from The American Heritage® Dictionary of the English Language, 4th Edition

  • n. The precursor or latent form of a virus that is capable of being integrated into the genetic material of a host cell and being replicated with it.

from Wiktionary, Creative Commons Attribution/Share-Alike License

  • n. A virus genome, such as HIV, that integrates itself into the DNA of a host cell so as to be passively replicated along with the host genome.

from WordNet 3.0 Copyright 2006 by Princeton University. All rights reserved.

  • n. cDNA copy of the RNA genome of a retrovirus; the genetic material of a virus as incorporated into and able to replicate with the genome of a host cell


Sorry, no etymologies found.


  • This DNA copy, called a provirus, makes RNA copies, and the virus is regenerated, phoenixlike, to form new viruses.

    The Emperor of All Maladies

  • This DNA, known as the provirus, then integrates itself into the host cell's chromosomes.

    Aids The Next Ten Years

  • Opportunity No. 3 arises shortly after the provirus (the integrated viral DNA) starts running off RNA copies of itself.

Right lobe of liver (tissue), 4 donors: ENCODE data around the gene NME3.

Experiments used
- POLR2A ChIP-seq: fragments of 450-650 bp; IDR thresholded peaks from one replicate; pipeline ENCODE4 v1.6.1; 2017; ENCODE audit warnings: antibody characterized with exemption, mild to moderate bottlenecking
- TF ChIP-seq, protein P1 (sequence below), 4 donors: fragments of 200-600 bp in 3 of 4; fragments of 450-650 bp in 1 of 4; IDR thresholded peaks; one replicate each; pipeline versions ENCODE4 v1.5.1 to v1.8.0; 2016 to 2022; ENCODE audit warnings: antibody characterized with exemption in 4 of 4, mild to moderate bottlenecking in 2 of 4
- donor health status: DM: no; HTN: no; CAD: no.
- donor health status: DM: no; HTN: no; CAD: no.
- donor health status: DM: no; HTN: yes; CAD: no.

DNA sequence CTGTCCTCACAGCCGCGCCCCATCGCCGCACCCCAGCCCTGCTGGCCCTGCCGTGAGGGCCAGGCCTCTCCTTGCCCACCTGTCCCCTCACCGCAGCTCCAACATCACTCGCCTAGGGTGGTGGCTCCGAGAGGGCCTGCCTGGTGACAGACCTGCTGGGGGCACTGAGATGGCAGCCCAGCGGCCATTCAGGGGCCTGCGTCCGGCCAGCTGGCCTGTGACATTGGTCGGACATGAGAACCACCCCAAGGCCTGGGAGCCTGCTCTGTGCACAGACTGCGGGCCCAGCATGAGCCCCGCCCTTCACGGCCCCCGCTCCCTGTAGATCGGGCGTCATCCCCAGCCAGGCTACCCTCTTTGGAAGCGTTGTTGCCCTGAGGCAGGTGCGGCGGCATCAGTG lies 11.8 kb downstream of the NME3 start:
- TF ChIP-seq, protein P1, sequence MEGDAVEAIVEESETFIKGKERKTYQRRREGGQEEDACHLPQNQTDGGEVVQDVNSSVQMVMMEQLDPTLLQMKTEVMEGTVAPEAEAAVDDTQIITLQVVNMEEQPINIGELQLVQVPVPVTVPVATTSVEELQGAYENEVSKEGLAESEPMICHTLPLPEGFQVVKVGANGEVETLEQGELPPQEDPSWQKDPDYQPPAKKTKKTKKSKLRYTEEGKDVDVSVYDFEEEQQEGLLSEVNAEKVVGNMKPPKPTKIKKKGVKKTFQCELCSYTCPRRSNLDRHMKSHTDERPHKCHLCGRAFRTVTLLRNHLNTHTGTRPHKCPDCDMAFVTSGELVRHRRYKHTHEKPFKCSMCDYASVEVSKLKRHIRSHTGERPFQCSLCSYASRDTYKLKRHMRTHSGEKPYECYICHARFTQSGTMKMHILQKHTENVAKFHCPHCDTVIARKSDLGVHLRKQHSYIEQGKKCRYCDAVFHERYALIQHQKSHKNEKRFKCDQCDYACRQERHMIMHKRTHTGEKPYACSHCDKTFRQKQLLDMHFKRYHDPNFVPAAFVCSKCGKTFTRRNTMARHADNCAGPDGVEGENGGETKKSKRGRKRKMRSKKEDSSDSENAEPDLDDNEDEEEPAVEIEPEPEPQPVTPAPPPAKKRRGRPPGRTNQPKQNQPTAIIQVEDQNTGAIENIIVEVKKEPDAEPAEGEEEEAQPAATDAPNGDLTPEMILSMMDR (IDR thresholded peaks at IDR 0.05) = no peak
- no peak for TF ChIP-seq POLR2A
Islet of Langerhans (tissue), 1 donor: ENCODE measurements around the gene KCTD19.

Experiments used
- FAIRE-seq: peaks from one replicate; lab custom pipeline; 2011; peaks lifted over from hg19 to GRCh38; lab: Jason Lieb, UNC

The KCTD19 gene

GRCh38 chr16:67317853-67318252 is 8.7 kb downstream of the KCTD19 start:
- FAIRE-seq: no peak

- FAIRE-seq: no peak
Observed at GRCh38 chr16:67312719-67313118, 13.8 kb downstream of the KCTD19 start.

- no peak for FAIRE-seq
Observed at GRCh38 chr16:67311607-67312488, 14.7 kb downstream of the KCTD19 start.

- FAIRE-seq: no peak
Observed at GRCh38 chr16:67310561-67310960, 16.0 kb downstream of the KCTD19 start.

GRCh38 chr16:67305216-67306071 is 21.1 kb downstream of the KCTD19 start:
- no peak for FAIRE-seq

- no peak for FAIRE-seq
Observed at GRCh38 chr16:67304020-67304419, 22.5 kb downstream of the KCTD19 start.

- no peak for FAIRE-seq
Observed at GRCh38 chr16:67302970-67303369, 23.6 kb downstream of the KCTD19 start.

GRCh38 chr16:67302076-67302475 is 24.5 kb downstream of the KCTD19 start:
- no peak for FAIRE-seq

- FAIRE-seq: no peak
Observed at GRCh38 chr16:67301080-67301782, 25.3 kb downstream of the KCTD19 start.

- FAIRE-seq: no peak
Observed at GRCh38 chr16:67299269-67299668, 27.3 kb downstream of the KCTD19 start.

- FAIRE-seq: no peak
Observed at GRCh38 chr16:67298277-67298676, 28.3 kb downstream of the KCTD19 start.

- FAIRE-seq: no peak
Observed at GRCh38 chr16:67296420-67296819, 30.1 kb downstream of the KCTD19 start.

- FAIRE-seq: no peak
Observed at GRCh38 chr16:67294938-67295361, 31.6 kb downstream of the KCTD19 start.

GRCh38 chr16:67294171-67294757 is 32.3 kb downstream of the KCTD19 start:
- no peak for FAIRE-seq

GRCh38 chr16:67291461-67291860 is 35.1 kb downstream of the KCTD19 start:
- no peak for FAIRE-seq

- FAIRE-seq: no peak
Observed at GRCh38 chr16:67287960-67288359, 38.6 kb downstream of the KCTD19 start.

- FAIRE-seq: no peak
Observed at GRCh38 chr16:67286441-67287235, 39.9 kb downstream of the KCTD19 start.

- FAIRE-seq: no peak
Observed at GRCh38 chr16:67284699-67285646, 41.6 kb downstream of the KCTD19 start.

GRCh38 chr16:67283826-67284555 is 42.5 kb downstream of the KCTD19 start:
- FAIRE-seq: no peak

Aids The Next Ten Years

  • The trouble begins when the provirus starts directing enzymes in the host cell to produce new strands of viral RNA.

    Aids The Next Ten Years

  • Often this results in permanent provirus status and incorporation to the genome.

    Of Prions and People - The Panda's Thumb

  • The point that we are making is that we are in the beginning of an epidemic stemming from a provirus in our genomes.


  • SV40 (6), the viral DNA becomes a provirus, i.e. it establishes permanent, covalent bonds with the cellular DNA.

    Renato Dulbecco - Nobel Lecture

  • The provirus thus became a tool for studying regulation of DNA transcription in animal cells.

    Renato Dulbecco - Nobel Lecture

  • The demonstration that viral DNA is integrated in the cells in conjunction with the finding that the provirus is transcribed into messenger RNA (7) hundreds of generations after the establishment of a transformed clone, made the hit-and-run hypothesis unlikely and supported a continuing role of viral gene functions in determining transformation.

    Renato Dulbecco - Nobel Lecture

  • It explained the persistence of the transformed state in the cell clone deriving from a transformed cell, since the provirus replicates with the cellular

    Renato Dulbecco - Nobel Lecture


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